Canon EOS 550D / Rebel T2i Gordon Laing, March 2010
 
   
 

Canon EOS 550D / Rebel T2i review

Canon's EOS 550D – or Rebel T2i as it's known in North America – is the company's latest upper entry-level DSLR. Announced in February 2010, it's numerically the successor to the EOS 500D / T1i, although the older model is expected to remain on-sale at a lower price point throughout 2010.

Externally the EOS 550D / T2i greatly resembles its predecessor with similar dimensions, weight, build, styling and controls, but as Canon tradition dictates, it inherits a number of key aspects from a higher-end model in the range (in this case the EOS 7D), along with at least one brand new feature.

From the 7D, the EOS 550D / T2i inherits the same 18 Megapixel resolution (albeit with a slightly different sensor), the same 100-6400 ISO sensitivity range (with 12,800 ISO expansion), the choice of 1080p or 720p movies at a variety of frame rates, an external stereo microphone input and the same 63-zone iCFL metering. Continuous shooting is understandably much slower than the 7D, but still slightly quicker than the 500D / T1i at 3.7fps, albeit with fewer frames in the buffer. The EOS 550D / T2i's unique new feature in the EOS range is a 3in 1040k screen with a 3:2 aspect ratio which matches the shape of its sensor, so images in Live View and playback fill the screen without black bars above or below.







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Looking at these specifications in greater detail, we understand the only difference between the sensor in the EOS 550D / T2i and the high-end EOS 7D is the data readout: four channels on the new model compared to eight on the 7D. This is one of the reasons why the continuous shooting speed of the new EOS 550D / T2i remains firmly planted in the upper entry-level category, leaving pricier semi-pro models to shoot any faster.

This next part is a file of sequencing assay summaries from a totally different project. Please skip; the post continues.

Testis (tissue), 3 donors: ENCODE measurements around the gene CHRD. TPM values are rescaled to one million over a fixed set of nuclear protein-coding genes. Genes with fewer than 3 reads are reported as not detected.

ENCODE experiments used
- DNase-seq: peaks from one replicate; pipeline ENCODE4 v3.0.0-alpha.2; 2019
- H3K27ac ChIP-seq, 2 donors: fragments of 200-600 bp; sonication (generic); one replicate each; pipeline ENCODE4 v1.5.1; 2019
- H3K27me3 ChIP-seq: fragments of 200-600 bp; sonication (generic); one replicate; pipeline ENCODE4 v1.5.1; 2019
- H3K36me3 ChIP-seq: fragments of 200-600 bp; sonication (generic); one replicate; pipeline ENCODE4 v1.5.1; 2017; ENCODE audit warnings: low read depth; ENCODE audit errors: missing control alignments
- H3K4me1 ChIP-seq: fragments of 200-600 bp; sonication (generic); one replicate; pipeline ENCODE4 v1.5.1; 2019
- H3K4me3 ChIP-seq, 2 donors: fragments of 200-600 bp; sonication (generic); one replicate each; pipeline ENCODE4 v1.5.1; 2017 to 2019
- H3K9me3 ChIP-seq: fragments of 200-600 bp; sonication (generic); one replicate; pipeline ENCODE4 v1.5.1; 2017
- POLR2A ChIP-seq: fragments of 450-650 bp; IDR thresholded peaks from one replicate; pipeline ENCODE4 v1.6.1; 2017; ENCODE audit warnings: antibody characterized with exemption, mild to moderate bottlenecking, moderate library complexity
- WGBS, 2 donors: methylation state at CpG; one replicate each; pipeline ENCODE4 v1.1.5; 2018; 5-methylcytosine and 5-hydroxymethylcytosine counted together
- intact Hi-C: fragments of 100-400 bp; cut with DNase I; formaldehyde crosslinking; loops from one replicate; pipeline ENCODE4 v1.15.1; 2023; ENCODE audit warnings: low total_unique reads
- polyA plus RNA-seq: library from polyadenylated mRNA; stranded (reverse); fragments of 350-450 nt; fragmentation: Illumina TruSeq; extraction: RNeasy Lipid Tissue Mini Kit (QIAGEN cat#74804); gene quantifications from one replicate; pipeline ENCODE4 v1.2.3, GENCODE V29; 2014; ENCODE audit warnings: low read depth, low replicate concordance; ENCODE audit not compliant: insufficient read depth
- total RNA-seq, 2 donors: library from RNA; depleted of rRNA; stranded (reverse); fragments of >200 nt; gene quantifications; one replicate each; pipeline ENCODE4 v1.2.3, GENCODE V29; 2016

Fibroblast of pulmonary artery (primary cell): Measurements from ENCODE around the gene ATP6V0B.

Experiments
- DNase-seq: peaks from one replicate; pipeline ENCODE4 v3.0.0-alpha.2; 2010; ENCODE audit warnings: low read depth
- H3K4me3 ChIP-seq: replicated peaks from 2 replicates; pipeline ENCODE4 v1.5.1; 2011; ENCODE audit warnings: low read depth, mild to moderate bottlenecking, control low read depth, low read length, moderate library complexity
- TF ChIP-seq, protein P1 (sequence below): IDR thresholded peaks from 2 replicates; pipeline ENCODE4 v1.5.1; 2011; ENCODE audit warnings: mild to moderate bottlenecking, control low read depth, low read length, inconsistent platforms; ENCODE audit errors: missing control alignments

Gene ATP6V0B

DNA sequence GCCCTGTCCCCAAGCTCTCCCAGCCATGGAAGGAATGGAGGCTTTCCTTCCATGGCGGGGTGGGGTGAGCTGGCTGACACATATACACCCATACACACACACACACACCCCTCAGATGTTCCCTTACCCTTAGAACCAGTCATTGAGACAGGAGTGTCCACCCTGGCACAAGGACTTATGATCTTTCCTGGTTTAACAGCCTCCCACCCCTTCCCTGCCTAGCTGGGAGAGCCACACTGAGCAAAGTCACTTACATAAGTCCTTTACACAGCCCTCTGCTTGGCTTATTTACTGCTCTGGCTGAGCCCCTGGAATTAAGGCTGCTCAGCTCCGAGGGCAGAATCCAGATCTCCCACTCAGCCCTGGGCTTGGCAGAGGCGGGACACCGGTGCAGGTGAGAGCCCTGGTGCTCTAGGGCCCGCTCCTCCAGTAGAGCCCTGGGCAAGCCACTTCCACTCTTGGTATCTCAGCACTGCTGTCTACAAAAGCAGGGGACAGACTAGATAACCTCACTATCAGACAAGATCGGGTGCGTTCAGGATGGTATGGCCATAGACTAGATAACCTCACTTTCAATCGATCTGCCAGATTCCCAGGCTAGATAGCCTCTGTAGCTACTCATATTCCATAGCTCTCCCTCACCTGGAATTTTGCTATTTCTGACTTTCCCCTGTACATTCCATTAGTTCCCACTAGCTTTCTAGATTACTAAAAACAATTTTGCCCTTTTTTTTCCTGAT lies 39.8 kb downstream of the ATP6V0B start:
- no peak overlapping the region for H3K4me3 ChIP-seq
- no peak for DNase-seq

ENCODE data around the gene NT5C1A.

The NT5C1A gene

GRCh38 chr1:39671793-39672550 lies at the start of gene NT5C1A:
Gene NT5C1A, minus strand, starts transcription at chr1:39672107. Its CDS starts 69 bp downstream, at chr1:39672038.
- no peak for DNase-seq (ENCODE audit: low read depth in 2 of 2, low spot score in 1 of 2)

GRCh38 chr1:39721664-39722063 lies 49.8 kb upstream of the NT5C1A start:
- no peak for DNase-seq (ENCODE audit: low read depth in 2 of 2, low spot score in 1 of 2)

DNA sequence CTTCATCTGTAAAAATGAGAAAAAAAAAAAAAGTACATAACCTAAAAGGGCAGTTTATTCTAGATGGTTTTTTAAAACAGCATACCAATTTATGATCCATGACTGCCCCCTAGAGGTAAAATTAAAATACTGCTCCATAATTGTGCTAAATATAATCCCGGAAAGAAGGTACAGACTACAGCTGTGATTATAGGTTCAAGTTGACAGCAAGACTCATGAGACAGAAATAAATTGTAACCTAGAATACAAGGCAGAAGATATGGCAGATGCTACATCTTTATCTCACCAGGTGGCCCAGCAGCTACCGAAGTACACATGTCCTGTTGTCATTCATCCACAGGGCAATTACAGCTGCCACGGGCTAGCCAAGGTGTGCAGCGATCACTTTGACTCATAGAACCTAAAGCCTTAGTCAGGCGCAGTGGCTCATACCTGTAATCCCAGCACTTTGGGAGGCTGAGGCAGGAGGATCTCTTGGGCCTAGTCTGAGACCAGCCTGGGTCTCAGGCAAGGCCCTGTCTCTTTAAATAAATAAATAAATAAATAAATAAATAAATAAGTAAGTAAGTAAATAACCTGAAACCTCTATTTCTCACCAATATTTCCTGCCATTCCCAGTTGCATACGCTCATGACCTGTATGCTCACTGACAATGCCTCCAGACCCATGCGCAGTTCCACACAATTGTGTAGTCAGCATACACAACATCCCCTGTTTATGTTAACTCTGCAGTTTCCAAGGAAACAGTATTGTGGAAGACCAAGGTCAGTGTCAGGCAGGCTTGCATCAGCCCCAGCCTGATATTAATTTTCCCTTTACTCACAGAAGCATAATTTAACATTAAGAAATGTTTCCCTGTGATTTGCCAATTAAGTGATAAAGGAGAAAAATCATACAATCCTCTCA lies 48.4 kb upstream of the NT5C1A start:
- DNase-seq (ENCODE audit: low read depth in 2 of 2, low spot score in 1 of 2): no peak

Impressively the EOS 550D / Rebel T2i shares exactly the same movie mode options as the 7D, so it's out with the disappointing 20fps 1080p mode of its predecessor and in with 1080p in the choice of 24, 25 or 30fps. Like the 7D you can also switch to 720p mode, again in the choice of 50 or 60fps. There's also a 640x480 option at 50 or 60fps.

  Table of contents
1 Introduction and contents
2 Design, build quality and controls
3 Flash
4 Viewfinder
5 Screen and Live View
6 Shooting information and menus
7 Battery and connectivity
8 Lens mount and kit options
9 Focusing and AF performance
10 Exposures, metering and bracketing
11 Anti-dust features
12 Sensor and processing
13 Drive modes and remote control
14 Movie mode and sample clips
15 Results: Real Life JPEG resolution
16 Results: Real Life RAW resolution
17 Results: Real Life JPEG noise
18 Results: Real Life RAW noise
19 Results: Sample images gallery
20 Verdict
21 Rival comparisons
22 Final verdict and rating
23 Video demonstration